Fiery Brown

Fiery Brown

Viking Lars | Saturday, 3 April 2021

If you want to open a heated debate, try discussing the colour fiery brown with other fly fishers. Most colours we can almost all agree on instantly. Blue - yes, a blue might be dark, light, dusty etc. (and discussion might become a little excited when a blue gets to dark it begins to go purple). Yellow? Most will a agree on what’s yellow and then we might begin betting when others would say dark yellow or light orange. We’d still share a pint afterwards and have a laugh.

Noooo, not so with fiery brown. Seasoned anglers who’ve shared all sorts of up and downs, even those who’ve pretended genuine happiness for the other when he or she has landed a big fish, will have a big falling out from which the friendship might never recover.

Well, that might be a bit of an overstatement, but there’s some truth in the matter in a sense. I don’t think there’s a colour where personal preference comes as much into play. It’s in its nature of course, because what’s a fiery brown? It’s a brown that’s more than brown - the name says something - it’s got some “glow” (in reality some red, orange and yellow - in proportions that only the brothers of a very secret society knows. So secret in fact that only two Knight’s Templars are known to have been inducted - so far).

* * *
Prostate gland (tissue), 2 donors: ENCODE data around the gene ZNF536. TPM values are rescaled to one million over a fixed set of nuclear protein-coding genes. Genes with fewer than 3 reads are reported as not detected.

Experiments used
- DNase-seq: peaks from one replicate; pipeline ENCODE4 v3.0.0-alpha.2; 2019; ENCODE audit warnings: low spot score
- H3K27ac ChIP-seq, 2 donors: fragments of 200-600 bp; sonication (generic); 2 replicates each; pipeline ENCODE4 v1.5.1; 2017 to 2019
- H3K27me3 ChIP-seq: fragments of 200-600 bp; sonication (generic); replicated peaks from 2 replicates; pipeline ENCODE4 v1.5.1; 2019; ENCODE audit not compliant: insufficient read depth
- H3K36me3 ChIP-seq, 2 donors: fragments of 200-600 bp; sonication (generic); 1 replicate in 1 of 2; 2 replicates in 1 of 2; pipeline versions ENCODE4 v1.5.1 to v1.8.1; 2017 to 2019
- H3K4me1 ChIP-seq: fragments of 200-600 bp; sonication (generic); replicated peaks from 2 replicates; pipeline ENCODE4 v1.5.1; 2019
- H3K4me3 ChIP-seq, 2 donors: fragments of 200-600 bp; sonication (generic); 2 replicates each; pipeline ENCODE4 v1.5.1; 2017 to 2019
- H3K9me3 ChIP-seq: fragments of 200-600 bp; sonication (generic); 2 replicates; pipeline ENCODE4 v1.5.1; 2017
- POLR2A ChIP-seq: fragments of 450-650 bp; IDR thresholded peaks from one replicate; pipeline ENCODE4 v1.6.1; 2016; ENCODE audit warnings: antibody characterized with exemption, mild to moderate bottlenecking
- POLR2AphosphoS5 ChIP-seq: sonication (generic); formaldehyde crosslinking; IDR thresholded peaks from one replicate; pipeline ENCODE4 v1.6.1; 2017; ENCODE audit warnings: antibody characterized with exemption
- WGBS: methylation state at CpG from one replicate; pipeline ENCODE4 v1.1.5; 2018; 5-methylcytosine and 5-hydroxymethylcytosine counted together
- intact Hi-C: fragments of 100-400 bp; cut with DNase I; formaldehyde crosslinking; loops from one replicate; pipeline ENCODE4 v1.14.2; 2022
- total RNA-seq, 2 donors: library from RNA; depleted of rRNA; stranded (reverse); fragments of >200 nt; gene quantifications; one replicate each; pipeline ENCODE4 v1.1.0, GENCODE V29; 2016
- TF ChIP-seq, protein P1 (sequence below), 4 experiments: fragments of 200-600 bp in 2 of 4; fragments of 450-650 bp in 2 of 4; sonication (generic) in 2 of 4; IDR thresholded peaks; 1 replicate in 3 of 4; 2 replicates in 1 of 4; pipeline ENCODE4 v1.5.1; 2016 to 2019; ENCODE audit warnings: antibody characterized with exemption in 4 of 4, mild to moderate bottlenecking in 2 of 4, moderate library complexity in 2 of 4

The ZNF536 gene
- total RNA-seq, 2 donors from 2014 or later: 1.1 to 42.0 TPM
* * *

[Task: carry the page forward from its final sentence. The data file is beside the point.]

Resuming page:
In my quest (see, that’s how serious this is - the Grail… Easy business compared) for the (my?) perfect fiery brown, I quickly began worrying about my soul - had I unknowingly sold it to the Devil? Because I hit what I believe to be the perfect fiery brown in my first attempts (remember from last week, I had my friend Claus on phone? Maybe he’s in fact a Knight Templar?). A lovely reddish brown with a nice “glow” to it. I dyed marble fox and squirrel tail (which I bleached first) and by some (un?)holy intervention, I got it right.

I ended up dyeing multiple pieces while I was at it (who knows how soon you can loose your mojo), I now have enough for my hair winged Thunder & Lightnings, The Usuals, Pahtakorvas etc. And believe it or not, it’s a lot of fun and making specialty dyes also offers a grat opportunity for the old tradition of gifting and swapping fly tying materials with friends.

Have a great weekend!


PoD: Squirrel on the left; marble fox on the right.